Tom Dienhart Rivals.com College Football Senior Writer
How success-starved is Indiana? Since going to the Independence Bowl after the 1993 season, Indiana has been to one bowl - the Insight in 2007.
Enter Kevin Wilson, the former Oklahoma offensive coordinator. His marching orders: Try to make Indiana football relevant.
It won't be easy.
Cam Cameron (18-37 from 1997-2001) couldn't do it. Neither could Gerry DiNardo (8-27 from 2002-04), Terry Hoeppner (9-14 from 2005-06) and Bill Lynch (19-30 from 2007-10).
Wilson will attempt to awaken the echoes of the Bill Mallory era (1984-1996), the last time IU football mattered. Mallory took the Hoosiers to six bowls and had victories over the likes of Michigan and Ohio State.
Wilson's tenure got off to a rough start, as four assistants he hired left shortly after arriving to take "better" jobs. Still, the Hoosiers' staff looks to be a solid one. Improved facilities also will help Wilson, who, among other things, must find a quarterback, improve the offensive line and tighten a defense that ranked 10th in the Big Ten in scoring (34.0 ppg).
Here's a look at Indiana as it prepares for Wilson's first spring practice with the program.
Kevin Wilson is the next coach who will try to make Indiana relevant.
COACH: Kevin Wilson LAST SEASON: 5-7 overall, 1-7 in Big Ten.
SPRING DATES: March 8-April 16.
RETURNING STARTERS (minimum seven starts last season)
POSITIONS OF STRENGTH: Even with the departures of WRs Terrance Turner and Tandon Doss (who left early), receiver still looks strong with senior Damarlo Belcher and sophomore Duwyce Wilson. Belcher led the Big Ten in receptions last season (78), and Wilson averaged 15.3 yards per catch as a freshman. Ted Bolser led all freshman tight ends in the nation with 27 catches. The strongest area on defense is tackle. The Hoosiers have four juniors - Larry Black, Adam Replogle, Mick Mentzer and Nick Sliger - who have seen a lot of time the past two seasons. The group took a little bit of a step back last fall after showing quite a bit of promise as freshmen in 2009, but they are talented and experienced.
HELP IS NEEDED: Who will play quarterback? Ben Chappell, a two-year starter, is gone. Sophomores Edward Wright-Baker and Dusty Kiel (former Notre Dame and NFL QB Blair Kiel's nephew) are the top contenders. Poor offensive line play has been a recurring issue for Indiana, which ranked 112th in the nation in rushing (100.3 ypg) last season. Trea Burgess led the team with a paltry 352 yards rushing, and he's gone. Until the issues up front get fixed, the Hoosiers will struggle to be good on offense. They lose only one starter from last season's line (standout T James Brewer), so it will be interesting to see how this group develops under the guidance of Wilson, who is known as a good offensive line coach. Last season, the secondary was poor all-around. Some of that was because of inexperience and some was because of injuries to key players.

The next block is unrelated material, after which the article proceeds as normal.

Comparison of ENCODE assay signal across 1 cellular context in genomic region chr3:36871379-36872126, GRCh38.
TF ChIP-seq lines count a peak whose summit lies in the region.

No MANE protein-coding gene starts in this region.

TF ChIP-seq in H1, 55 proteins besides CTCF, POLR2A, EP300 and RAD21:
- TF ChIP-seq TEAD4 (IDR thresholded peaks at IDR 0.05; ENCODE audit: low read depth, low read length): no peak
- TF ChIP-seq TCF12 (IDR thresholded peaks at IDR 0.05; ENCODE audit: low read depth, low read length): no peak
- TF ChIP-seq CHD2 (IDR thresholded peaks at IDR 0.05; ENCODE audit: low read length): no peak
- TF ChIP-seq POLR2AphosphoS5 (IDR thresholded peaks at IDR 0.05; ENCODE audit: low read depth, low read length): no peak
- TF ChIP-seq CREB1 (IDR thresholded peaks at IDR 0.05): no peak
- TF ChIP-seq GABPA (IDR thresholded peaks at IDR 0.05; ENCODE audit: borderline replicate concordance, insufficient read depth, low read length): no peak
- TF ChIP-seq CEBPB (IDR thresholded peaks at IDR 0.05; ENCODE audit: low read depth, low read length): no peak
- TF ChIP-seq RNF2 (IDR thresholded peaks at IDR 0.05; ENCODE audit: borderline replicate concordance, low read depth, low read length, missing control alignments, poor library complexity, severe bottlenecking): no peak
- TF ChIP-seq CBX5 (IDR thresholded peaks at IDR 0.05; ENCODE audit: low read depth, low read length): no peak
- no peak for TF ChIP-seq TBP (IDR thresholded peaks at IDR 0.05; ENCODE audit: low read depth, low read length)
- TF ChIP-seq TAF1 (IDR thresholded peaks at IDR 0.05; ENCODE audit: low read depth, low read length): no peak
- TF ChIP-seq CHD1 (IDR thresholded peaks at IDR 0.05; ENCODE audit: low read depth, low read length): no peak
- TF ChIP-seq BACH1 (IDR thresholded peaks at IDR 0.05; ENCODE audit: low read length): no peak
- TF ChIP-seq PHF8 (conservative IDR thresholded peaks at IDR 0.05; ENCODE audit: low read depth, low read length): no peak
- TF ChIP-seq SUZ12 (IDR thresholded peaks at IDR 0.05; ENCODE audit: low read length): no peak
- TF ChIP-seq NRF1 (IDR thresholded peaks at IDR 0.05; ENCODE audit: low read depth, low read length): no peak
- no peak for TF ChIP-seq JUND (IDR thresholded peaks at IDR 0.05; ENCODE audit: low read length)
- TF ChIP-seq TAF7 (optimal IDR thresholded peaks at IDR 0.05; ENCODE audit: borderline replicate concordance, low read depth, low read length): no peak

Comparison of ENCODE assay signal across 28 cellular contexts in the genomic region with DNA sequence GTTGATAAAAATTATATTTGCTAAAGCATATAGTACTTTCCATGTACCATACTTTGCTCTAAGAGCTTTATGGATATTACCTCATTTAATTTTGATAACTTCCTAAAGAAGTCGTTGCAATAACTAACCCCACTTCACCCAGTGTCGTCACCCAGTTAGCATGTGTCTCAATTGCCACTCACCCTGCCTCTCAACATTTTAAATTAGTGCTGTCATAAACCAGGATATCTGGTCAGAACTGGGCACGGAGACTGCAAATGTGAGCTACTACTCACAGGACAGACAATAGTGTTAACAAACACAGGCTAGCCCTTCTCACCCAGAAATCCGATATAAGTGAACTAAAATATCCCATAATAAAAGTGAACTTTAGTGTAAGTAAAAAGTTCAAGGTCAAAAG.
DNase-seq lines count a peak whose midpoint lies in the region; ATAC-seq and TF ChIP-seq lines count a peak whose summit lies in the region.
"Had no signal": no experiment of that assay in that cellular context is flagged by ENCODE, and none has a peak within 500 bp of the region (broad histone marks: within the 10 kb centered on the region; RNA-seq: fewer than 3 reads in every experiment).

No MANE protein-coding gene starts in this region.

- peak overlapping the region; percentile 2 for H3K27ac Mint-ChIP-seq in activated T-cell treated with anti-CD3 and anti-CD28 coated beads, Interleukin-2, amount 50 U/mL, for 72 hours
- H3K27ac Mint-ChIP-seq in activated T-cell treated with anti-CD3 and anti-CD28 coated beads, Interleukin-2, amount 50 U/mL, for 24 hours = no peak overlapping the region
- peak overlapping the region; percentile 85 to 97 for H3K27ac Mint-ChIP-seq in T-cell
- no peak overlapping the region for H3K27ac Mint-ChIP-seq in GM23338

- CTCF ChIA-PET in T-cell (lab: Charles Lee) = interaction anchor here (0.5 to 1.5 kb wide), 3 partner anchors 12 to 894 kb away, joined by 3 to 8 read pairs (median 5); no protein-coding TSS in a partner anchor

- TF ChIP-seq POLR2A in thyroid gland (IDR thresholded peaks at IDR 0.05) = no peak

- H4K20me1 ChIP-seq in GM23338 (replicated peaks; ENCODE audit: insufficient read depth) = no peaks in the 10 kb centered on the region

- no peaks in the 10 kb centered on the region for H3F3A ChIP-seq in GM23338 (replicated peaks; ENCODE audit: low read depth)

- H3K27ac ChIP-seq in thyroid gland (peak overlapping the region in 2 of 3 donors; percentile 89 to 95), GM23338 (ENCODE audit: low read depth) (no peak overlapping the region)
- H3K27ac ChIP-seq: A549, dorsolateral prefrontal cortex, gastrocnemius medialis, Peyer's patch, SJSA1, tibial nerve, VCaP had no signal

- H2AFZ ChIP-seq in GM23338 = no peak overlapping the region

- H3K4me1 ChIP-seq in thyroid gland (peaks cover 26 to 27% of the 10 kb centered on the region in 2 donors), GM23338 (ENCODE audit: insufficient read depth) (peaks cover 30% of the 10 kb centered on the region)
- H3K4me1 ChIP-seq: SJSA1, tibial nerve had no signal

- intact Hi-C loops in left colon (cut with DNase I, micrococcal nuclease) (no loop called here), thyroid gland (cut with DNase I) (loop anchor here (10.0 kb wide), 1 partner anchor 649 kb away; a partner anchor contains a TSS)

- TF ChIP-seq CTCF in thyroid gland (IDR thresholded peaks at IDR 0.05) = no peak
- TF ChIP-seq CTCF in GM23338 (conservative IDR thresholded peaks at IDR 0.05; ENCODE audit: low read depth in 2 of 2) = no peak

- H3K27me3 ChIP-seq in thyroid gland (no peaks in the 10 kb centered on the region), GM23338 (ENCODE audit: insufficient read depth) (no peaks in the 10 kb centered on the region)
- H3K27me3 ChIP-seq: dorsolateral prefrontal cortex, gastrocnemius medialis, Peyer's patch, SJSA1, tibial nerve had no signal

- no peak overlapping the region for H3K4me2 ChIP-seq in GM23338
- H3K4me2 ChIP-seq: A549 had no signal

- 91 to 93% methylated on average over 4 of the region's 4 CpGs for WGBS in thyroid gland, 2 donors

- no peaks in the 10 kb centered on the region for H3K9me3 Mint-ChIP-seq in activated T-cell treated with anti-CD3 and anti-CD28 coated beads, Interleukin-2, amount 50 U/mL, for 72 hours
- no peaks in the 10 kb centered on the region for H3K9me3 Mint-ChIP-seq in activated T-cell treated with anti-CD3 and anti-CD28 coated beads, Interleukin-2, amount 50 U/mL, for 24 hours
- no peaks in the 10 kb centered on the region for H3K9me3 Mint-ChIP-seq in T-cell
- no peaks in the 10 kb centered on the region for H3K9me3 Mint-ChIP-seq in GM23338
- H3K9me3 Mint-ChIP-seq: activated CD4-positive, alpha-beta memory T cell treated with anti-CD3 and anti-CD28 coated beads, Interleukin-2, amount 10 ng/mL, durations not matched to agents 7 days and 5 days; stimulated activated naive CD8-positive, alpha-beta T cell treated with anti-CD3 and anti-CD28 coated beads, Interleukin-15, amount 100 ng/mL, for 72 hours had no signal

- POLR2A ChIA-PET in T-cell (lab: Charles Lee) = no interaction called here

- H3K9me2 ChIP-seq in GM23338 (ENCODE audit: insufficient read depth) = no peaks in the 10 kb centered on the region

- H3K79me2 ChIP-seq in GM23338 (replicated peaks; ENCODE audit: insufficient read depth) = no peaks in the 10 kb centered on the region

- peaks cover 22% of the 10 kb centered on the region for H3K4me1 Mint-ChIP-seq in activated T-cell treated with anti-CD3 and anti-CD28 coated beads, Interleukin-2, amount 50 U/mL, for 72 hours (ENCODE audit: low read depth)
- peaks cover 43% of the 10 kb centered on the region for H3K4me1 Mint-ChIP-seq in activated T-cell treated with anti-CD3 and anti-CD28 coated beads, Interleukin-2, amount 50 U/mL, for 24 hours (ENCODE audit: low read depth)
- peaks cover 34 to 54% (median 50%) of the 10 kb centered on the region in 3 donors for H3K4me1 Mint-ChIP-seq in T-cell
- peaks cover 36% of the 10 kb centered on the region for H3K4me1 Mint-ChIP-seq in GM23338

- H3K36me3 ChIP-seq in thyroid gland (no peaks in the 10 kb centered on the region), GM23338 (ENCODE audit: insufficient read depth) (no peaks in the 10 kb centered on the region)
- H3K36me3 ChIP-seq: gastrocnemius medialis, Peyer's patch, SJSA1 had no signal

3 GUYS TO WATCH
CB Lawrence Barnett: Barnett, a sophomore, could provide a boost to a secondary that needs help. Barnett saw some action in 2010 at safety after that position was hit with injuries. But his future is at cornerback. Barnett has a shot to win a starting spot this spring.
LB Chase Hoobler: The previous staff resisted the urge to play Hoobler as a true freshman last season, and that should pay off for the new staff. With Tyler Replogle gone because of graduation, there's an opportunity for a young guy such as Hoobler to play.
WR Kofi Hughes: He arrived in Bloomington having never really played wide receiver and still was able to get playing time despite playing one of the deepest positions on the roster. Hughes is a big (6-2/200), fast player who has everything a coach is looking for in a receiver. With Tandon Doss and Terrance Turner gone, there's a chance for Hughes to make a statement as a sophomore.
THE PRESSURE IS ON
DE Fred Jones: For whatever reason, he never seemed to live up to his potential under the old staff. But Jones, a 6-4, 272-pound senior, has a world of ability and could be a major factor if the new staff can push the right buttons. If Jones can put it all together, he could give the defense a presence at end that it sorely missed last season.
Wilson brings an impressive resume to Bloomington, as he helped oversee some of the nation's best offenses while at Oklahoma the past nine seasons. But can he cobble together a strong defense? That likely will be what ultimately determines his long-term success. The anemic unit forced a Big Ten-low 13 turnovers in 2010. Wilson's staff will begin to address issues on the offensive line and in the secondary this spring. But Wilson's biggest job this offseason will be trying to instill a winning attitude.